06 Julio 2017 10:23
The author is famous but has chosen not to reveal her identity
Just reading a review of The Incest Diary (Bloomsbury, 2017) is enough to break your heart, give you a lump in the throat and make your stomach churn. It's like something out of a horror movie. Or a sickening work of fiction. But it is no work of fiction.
The anonymous author, born in the seventies, writes about the repeated rapes that her father inflicted on her from the age of three until she was 20. And all with her mother's consent – as well as that of other family members.
'To my mother, I was the other woman. She often told me that she wished I hadn't been born,' the author writes. When she was eight, they moved home. 'I assumed the master bedroom was for me and my father and that my mother would sleep in one of the other bedrooms.'
Those who have read the book say that one of the most shocking moments comes when the author confesses that she enjoyed much of the sex with her father, especially during her teenage years.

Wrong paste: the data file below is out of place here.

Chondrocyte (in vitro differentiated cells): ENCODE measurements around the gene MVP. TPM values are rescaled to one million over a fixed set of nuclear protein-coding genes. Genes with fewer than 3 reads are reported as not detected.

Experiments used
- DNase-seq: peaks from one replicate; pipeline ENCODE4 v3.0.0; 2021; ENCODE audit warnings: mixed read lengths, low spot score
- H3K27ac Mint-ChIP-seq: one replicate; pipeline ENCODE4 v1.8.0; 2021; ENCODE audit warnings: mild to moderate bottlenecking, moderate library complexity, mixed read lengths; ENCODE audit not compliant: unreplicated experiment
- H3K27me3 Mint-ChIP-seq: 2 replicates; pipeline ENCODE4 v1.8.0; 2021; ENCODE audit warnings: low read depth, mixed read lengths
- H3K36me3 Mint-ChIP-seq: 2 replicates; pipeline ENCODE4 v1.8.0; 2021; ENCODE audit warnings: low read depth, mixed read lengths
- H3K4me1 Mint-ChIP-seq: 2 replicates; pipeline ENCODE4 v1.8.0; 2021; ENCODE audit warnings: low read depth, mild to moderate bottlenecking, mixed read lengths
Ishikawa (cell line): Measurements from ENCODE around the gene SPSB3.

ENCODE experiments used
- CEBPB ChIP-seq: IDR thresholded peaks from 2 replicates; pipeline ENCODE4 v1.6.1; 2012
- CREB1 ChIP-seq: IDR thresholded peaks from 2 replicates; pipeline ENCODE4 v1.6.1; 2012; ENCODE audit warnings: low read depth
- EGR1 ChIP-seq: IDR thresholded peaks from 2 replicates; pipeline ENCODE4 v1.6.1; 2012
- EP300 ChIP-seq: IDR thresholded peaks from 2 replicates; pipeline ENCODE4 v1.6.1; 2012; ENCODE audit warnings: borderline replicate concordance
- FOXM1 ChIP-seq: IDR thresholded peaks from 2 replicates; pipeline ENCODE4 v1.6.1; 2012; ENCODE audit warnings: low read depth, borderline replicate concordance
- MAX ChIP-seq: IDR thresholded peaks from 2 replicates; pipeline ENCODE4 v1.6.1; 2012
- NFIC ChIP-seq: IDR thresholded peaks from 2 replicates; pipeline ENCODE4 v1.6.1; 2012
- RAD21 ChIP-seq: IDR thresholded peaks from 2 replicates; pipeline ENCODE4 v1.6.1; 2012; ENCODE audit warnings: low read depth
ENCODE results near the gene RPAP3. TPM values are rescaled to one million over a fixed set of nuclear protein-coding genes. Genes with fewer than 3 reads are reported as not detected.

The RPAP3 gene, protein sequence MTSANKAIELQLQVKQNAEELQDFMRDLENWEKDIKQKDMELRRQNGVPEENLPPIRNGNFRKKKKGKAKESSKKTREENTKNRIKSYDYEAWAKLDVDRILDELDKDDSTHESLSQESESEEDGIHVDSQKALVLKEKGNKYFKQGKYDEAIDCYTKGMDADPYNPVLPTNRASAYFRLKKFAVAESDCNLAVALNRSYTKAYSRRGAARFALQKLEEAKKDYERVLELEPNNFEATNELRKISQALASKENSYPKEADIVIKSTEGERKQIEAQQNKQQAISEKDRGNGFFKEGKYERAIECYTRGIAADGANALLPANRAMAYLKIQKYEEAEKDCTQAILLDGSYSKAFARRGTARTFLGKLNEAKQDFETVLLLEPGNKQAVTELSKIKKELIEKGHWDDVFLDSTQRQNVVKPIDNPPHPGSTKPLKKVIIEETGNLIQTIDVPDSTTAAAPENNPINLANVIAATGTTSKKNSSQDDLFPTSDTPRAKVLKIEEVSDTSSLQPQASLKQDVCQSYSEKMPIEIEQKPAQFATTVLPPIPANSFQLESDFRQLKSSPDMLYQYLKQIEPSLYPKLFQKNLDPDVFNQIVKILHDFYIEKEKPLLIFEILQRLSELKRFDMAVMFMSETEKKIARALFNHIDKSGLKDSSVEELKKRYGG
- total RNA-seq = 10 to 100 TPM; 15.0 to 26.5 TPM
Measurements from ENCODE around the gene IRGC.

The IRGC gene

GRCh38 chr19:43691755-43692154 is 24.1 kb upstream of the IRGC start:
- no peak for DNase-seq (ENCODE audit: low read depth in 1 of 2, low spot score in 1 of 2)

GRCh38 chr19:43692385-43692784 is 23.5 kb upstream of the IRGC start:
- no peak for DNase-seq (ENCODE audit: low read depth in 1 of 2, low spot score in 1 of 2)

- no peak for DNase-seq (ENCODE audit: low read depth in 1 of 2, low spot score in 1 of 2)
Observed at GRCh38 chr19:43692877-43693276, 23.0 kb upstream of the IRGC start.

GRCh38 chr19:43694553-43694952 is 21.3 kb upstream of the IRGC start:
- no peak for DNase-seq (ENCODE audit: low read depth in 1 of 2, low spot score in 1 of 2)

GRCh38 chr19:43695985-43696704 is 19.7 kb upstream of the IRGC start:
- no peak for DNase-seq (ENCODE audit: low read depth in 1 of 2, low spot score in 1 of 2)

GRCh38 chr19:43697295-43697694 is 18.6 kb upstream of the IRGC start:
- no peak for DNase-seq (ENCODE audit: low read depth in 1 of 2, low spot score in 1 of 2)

'I don't feel comfortable reviewing this because it's a true story... It was really shocking,' said one person on Goodreads.
The memoir has sparked controversy and some have questioned whether the events really happened. Lorin Stein, the book's America editor, has attached a pre-emptive note to the text to verify its authenticity. 'I have no doubt about her honesty or clarity of mind' she writes. 'We interviewed old friends to whom the author confided the fact of her abuse years ago.'
The book's UK editor, Bloomsbury, has assured readers that while 'some people are very uncomfortable with this book', the memoir is 'incredibly beautifully written'.
Alexis Kirschbaum, Bloomsbury's publishing director, said that Stein has known the author 'for about a decade', suggesting that The Incest Diary is not the author's first book.
The Incest Diary goes on sale on 18 July and is already shaping up to be a UK summer bestseller. A harrowing story based on real events that looks set to reach a wide audience thanks to the power and explicitness of its descriptions.
(Via: The Independent)